A quick look at Netflix’s stand-up menu features many familiar faces. You’ll find new specials from comedians like Iliza Schlesinger and Jim Gaffigan… and then you’ll find another and another. Schlesinger has put out four specials in back-to-back pairs (2015, 2016, 2018, 2019) while Gaffigan has now released a new special three years in a row (2017, 2018, 2019). While you can seemingly scroll for an eternity, it feels like you’re just running in place as the same names keep popping up. It’s not just Netflix. In the last decade, comics like Aziz Ansari and Kevin Hart have put out back-to-back specials (sometimes multiple in the same year) across various channels, but despite being glued to stand-up news, I honestly couldn’t name more than one off the top of my head. So why the abundance?
Comedians typically do not produce very many hour-long specials, and usually spaced them a few years apart. It’s a pace that has been pretty consistent until the past decade when comics started spitting them out at a rapid rate like a runaway chocolate machine. Sure, I can see how regularly putting out content is how you stay in the forefront of people’s minds, but when the quality starts to steadily wane and results in some ultimately “meh” comedy at best, you get tuned out like a TV series past its prime (hello, The Walking Dead).
From Von Dutch hats to smoothie bowls, many fads don’t age well, and for the stand-up world, the back-to-back specials are our slap bracelets. Forcing yourself to work at a pace you’ve never worked at before isn’t the same as producing quality work sooner than expected. A comedian might be better equipped than ever to write good jokes, but they still take time to flesh out, and the recent onslaught of just ok material from talented comics shows that some are seriously underestimating the amount of time it takes to perfect a set.
For the sake of this argument, we’re going to assume the purpose of a special is to entertain a large audience with high quality jokes. If the name of the game is simply picking up checks, then sure, this is a great plan. But, if it’s about holding yourself to a standard of comedy you’ve come to be known by and thus rewarding viewers with hearty laughs commensurate to your reputation, then we need to rethink some things.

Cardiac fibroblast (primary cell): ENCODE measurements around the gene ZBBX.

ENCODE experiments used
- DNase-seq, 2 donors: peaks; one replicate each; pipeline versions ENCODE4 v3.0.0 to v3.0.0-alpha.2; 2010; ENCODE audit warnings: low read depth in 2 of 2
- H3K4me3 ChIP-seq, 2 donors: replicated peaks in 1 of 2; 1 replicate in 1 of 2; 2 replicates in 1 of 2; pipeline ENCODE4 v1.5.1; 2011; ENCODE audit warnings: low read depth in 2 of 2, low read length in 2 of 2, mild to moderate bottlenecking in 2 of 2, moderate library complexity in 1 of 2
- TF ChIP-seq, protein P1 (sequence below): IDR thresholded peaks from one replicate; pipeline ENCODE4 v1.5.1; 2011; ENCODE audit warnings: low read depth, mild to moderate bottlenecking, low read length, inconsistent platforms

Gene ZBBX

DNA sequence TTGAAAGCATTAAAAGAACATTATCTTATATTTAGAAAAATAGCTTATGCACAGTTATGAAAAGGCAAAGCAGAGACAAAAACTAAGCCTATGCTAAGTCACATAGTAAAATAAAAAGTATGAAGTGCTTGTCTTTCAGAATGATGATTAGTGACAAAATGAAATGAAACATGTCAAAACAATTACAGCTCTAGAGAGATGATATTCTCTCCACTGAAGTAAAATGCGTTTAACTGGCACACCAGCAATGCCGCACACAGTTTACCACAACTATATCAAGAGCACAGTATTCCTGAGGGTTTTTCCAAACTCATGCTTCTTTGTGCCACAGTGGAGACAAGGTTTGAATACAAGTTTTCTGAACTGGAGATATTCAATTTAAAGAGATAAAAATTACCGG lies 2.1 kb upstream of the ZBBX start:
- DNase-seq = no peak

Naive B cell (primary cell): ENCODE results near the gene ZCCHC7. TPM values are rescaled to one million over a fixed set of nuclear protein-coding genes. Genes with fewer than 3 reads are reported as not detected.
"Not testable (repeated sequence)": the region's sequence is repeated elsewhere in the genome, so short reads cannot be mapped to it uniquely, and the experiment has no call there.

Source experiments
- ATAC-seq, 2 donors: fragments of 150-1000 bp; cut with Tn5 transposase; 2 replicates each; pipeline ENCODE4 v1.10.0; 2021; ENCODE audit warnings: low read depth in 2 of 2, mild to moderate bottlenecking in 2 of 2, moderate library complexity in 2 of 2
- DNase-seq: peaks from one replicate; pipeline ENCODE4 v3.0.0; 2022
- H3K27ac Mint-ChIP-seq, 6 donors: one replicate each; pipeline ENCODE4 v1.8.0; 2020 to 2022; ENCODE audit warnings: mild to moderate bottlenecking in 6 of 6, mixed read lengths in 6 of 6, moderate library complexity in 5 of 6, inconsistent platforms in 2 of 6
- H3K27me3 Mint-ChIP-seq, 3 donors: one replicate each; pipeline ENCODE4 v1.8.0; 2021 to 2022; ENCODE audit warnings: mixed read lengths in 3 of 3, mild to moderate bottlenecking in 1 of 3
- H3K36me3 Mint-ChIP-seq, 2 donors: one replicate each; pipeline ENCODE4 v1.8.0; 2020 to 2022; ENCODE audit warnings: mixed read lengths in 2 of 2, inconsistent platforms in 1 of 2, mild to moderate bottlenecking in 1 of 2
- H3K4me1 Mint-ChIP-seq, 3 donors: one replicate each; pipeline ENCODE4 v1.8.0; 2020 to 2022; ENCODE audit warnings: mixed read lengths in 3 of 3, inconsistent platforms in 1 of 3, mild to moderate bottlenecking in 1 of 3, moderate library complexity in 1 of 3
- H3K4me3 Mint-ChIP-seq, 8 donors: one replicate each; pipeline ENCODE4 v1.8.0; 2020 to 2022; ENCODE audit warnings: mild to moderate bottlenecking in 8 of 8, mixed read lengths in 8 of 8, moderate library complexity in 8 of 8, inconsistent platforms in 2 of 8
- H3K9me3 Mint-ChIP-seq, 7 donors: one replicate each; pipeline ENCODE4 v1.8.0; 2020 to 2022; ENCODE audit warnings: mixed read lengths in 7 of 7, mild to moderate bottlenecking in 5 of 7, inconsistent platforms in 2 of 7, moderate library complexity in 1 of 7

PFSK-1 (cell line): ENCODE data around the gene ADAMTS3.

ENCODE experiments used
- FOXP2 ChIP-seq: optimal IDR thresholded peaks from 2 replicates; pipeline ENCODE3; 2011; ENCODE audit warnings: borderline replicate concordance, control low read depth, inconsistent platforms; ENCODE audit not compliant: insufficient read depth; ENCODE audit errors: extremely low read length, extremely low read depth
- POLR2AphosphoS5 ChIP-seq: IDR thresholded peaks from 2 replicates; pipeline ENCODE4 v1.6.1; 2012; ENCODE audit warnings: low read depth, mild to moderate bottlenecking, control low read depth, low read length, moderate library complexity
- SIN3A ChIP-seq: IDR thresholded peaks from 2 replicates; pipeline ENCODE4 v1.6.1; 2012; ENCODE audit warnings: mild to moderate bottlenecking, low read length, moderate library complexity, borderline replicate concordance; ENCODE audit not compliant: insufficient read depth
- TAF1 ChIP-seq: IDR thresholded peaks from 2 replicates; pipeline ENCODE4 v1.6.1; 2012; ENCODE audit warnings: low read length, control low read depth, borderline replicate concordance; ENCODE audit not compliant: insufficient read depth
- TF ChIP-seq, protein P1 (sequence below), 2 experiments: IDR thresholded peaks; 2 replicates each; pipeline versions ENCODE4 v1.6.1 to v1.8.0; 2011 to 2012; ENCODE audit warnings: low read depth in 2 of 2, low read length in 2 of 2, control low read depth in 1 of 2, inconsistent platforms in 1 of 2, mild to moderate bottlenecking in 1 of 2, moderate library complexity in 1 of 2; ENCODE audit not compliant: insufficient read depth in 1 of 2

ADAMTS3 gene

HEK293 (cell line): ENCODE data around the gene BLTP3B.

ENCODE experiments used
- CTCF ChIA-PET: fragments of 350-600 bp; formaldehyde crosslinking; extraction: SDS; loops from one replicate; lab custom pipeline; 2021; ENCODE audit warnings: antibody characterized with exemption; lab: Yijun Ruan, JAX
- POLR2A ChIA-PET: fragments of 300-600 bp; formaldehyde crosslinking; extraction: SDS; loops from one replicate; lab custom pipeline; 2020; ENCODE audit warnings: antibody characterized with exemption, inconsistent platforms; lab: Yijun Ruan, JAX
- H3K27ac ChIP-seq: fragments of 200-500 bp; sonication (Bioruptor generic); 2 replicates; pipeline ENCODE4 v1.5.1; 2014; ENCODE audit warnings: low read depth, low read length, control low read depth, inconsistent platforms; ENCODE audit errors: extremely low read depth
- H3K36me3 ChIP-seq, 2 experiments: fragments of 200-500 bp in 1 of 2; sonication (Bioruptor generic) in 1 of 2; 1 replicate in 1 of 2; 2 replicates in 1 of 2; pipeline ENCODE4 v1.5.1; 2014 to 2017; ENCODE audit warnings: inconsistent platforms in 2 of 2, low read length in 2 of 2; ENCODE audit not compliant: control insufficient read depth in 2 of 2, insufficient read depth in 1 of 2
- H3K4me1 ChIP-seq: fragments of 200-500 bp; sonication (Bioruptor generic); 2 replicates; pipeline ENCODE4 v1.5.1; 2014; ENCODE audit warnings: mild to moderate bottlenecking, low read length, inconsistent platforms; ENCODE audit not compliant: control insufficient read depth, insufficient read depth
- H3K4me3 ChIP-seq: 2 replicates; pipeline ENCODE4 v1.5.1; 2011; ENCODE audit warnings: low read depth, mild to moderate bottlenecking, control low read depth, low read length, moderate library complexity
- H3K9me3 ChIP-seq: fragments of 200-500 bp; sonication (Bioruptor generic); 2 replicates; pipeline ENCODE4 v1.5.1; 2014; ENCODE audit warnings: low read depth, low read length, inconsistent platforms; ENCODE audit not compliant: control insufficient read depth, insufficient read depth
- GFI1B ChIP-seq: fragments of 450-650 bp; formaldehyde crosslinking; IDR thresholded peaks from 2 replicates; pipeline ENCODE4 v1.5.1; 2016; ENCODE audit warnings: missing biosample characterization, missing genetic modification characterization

One great release a year feels like wishful thinking and not a pace any other solo entertainer seems to be following with much success. You’ve heard the adage, “It’s a marathon, not a sprint,” but at no milestone does that stop being true. Rihanna is taking her damn time with her new album and rightly so. As agonizing as it is for us, I’d rather get a great album every few years than a formulaic and forgettable collection of tracks every summer.
Of course, I can’t really blame anyone for taking a great opportunity when presented with one. But if you are getting offers left and right for new specials, you are most likely beloved enough that it would not hurt you at all to take your time. Arguably that’s even more necessary, as we’ve also seen that as fame increases your credibility with your audience starts to decrease. It would also benefit not just the comedians but the networks for them to diversify their content. Instead of buying 20 specials from three people, they should spread the love around and open up their talent pool to provide a more robust comedy offering, and help build the blockbuster comics of the future. Alas, once a trend is set, people steadfastly follow suit.
Comedians are taught a lot of bad instincts; say yes to everything, get up every night, hustle, hustle, hustle. We glamorize the act of hustling over everything, but like any activity, repetition for repetition’s sake doesn’t garner results. You can hit the gym every day but if you’re using improper form, you’re not going to become the world’s strongest man. Between the gig economy and billionaire CEOs telling everyone that working nonstop, eating nothing but coffee for lunch and breakfast, and sleeping no more than three hours a day is how you become successful, all that mantra actually leads to is unnecessary pressure and stress.
Pushing yourself too far for the sake of reaching a self-imposed finish line is most likely just going to lead to burnout instead of a Grammy. (Well, it might, but let’s not pretend like the Grammys know more than seven comedians). You are not the Chicago Bulls and this is not the ‘90s where you are going to come out on top at the end of the year, it’s 2020 and you are the Oklahoma City Thunder and you’re going to hurt yourself. Yea, you might make the playoffs but if you’re not going to make good use of that time then everyone’s just going to get tired of you.
It’s time to slow down, comedy. Make every special mean as much as it can. That would be better for everybody.
Olivia Cathcart is a comedian and writer.